SARASOTA, Fla. (Feb. 17, 2016) – Kun Shi, director of the Confucius Institute at USF Tampa, says a common misconception about China is that it’s largely homogenous, but in reality cultural differences vary by region and even language and dialects can differ.
“Most people don’t understand the Chinese culture as being diverse,” says Shi, who grew up in western China and came to the United States in 1989 to pursue an anthropology degree. “Even if the language is written the same, it can be pronounced differently. Words can be pronounced differently so that people saying the same word may not be able to understand each other.”
Shi says the institute works to dispel misconceptions about Chinese culture. A partnership between USF and Qingdao University in eastern China, the institute opened its doors in 2008 to support Chinese language programs and customs and provide training to teachers from USF and public schools in Hillsborough, Pinellas and Sarasota counties.
On Monday, Feb. 22, from noon to 1 p.m., Shi will present a lecture, “Understanding the Diversity of Chinese Cultures,” at USF Sarasota-Manatee’s Selby auditorium, 8350 N. Tamiami Trail, Sarasota.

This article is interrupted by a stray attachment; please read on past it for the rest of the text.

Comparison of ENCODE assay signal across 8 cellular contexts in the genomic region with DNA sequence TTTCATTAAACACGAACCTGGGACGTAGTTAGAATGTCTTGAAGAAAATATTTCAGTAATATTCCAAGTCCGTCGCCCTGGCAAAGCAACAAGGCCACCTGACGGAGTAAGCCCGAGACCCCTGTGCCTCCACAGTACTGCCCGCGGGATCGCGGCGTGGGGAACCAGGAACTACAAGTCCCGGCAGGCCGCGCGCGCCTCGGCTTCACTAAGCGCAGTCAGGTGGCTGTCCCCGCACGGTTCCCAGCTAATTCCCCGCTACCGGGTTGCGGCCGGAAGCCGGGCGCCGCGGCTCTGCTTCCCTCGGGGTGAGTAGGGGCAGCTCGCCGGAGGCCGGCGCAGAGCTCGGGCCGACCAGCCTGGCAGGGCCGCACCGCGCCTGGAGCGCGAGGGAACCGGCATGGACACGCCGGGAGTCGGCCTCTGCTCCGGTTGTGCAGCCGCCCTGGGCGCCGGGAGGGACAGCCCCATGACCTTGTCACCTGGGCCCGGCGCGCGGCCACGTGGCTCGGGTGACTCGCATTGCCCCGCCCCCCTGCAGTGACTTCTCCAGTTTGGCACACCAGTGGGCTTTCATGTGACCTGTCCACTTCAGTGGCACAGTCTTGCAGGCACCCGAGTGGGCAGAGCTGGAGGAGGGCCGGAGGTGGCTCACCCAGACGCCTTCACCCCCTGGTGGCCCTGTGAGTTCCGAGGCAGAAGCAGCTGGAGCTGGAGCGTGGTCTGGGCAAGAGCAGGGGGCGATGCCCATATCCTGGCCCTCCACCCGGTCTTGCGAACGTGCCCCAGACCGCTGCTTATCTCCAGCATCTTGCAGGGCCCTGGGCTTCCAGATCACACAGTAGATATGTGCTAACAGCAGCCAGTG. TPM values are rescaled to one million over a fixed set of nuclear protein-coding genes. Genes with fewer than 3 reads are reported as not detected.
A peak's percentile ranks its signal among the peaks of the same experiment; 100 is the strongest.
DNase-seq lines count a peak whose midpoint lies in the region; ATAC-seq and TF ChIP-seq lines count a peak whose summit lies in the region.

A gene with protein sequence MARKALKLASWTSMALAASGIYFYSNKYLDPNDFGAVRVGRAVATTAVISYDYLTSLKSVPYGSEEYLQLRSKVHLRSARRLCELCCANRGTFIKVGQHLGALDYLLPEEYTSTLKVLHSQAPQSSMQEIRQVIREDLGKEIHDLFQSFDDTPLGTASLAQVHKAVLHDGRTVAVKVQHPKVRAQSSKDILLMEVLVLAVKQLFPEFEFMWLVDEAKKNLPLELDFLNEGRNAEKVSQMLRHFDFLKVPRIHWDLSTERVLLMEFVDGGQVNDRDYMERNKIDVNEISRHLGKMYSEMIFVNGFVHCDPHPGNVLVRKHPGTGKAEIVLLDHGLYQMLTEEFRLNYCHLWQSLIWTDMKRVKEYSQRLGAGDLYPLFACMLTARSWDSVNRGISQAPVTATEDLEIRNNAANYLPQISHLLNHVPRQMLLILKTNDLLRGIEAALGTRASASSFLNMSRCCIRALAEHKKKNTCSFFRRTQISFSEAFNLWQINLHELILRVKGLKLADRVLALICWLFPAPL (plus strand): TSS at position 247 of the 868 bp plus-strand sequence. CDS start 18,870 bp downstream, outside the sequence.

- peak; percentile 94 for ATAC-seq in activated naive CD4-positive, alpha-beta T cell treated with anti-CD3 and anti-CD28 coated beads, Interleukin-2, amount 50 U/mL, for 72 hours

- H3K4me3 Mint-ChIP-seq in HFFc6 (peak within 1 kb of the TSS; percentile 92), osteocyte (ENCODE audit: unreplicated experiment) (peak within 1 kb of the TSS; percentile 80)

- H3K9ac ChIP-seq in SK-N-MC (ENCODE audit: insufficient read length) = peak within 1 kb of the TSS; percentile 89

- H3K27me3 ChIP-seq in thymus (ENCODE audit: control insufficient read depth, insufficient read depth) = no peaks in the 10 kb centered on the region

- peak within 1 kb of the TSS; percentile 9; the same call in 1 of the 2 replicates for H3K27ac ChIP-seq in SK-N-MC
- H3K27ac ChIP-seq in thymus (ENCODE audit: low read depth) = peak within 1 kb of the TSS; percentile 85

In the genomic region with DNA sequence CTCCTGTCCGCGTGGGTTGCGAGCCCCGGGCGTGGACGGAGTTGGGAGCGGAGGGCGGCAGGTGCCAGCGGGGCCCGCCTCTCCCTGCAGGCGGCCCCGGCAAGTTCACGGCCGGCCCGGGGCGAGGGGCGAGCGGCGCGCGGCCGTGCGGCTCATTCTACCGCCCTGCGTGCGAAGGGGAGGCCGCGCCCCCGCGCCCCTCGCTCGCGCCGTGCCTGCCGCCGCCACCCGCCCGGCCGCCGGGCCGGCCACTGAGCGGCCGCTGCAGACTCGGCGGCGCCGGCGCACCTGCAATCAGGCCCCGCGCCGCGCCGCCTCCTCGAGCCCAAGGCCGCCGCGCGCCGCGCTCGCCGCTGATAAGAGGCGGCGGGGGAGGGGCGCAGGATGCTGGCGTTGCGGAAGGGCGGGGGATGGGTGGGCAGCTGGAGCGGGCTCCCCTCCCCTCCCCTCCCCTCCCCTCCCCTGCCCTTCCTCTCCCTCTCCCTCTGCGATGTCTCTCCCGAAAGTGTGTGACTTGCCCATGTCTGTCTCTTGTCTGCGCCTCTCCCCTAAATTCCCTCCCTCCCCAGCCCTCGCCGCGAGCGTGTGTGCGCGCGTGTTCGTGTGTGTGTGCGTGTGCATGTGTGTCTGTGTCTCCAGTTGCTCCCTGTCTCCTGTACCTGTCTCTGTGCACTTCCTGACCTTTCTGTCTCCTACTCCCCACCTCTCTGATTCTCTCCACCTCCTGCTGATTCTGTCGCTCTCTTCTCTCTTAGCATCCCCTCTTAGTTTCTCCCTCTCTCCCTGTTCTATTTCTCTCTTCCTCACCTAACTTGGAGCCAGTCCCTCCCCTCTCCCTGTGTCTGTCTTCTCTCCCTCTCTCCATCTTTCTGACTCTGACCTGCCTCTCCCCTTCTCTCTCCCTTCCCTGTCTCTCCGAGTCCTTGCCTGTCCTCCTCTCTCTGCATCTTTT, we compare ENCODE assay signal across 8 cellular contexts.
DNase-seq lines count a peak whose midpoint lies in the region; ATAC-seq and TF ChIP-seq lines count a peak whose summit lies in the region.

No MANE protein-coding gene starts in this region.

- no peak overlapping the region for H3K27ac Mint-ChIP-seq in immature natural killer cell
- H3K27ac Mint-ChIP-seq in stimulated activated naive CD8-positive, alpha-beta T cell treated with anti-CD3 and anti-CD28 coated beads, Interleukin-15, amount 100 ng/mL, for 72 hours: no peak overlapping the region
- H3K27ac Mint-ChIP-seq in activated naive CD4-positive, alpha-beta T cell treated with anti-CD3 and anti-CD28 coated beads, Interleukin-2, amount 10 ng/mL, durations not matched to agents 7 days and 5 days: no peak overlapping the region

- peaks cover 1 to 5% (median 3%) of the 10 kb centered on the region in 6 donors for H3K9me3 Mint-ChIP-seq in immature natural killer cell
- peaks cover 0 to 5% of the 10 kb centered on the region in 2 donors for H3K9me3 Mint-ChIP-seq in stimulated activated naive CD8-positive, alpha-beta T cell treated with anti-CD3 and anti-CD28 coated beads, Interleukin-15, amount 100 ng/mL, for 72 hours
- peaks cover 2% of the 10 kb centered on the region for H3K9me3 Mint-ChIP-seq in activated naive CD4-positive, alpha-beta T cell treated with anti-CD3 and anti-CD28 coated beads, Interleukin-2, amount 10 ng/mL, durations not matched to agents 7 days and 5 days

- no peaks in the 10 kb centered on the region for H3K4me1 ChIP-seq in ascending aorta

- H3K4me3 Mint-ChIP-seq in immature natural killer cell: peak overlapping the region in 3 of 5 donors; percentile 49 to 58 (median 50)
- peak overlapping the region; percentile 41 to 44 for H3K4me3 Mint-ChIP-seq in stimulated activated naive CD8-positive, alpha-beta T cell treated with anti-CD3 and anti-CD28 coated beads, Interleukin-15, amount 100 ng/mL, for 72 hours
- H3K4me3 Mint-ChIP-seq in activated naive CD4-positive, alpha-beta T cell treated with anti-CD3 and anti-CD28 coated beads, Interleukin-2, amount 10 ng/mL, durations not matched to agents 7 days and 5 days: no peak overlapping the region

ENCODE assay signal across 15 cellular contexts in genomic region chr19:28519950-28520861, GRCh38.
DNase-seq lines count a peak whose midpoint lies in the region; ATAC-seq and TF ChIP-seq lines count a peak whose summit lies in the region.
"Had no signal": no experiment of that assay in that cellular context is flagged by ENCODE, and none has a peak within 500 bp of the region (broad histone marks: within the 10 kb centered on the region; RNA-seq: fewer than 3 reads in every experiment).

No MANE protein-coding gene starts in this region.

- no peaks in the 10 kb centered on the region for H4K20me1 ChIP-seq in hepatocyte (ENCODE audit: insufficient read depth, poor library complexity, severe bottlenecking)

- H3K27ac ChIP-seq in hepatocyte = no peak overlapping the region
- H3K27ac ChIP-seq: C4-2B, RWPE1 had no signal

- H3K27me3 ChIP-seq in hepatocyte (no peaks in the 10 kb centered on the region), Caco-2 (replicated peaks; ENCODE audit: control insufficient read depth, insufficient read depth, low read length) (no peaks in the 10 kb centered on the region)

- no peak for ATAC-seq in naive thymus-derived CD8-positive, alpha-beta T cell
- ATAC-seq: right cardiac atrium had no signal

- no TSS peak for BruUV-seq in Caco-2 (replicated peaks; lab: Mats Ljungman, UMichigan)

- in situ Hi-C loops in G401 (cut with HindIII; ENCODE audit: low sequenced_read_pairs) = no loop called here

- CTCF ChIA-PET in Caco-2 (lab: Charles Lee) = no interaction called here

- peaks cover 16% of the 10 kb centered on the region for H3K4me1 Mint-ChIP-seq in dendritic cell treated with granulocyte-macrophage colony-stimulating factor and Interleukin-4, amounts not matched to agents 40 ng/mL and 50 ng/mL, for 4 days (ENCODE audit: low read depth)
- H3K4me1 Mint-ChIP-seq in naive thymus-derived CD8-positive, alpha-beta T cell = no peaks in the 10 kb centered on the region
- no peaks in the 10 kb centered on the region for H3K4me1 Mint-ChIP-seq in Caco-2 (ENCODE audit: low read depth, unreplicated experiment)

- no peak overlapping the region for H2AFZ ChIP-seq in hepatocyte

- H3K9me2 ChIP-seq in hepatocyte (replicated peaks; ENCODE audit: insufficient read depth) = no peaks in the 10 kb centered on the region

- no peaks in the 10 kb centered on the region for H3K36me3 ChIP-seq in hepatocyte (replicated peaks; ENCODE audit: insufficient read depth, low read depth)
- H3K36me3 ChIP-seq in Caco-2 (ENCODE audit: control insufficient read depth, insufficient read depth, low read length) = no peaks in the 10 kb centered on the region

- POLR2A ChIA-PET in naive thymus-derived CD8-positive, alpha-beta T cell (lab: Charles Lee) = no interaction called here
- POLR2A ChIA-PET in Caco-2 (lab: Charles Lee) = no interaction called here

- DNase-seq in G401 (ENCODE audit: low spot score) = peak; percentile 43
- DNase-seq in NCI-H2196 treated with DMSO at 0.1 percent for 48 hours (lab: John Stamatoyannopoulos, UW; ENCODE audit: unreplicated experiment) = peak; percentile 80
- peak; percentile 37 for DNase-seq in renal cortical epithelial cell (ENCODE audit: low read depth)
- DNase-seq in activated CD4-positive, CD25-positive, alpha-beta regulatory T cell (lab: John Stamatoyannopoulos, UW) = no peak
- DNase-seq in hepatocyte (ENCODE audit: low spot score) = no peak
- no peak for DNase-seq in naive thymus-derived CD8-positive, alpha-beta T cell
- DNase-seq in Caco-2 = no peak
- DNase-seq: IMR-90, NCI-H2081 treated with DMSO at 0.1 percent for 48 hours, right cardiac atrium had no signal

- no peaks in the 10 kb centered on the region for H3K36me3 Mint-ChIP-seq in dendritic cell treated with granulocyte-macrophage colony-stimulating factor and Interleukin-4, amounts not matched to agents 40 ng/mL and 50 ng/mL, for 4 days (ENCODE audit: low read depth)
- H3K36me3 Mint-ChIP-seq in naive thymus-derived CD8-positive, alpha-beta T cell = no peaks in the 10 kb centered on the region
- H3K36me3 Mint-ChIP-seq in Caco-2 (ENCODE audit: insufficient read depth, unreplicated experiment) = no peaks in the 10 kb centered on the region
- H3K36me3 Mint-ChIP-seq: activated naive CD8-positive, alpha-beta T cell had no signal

The talk, free and open to the general public, resulted from a collaboration involving the Confucius Institute, USF World and USFSM’s Global Engagement Office (GEO). This will be Shi’s first visit to USF Sarasota-Manatee.
“We appreciate Director Shi’s willingness to share his knowledge and expertise on this topic and look forward to an informative presentation,” said Amela Malkic, director of the GEO, who met Shi a few months ago.
Shi said that although national pride and advances in transportation and communications have gradually chipped away at cultural boundaries, some differences persist.
For one, Mandarin remains the national language, but some pockets, including Hong Kong, stubbornly cling to Cantonese, with regional dialects emerging in isolated, rural areas or among older Chinese.
In addition to linguistic variations, Chinese customs, food and religion can differ widely. The distinctions are inherent even in the people themselves, with some more animated than others, depending on their origins.
Tensions brought about by these and other differences have tested leaders as they’ve sought to build consensus among the populace. “This has always been a constant struggle throughout China’s history, even today,” Shi said.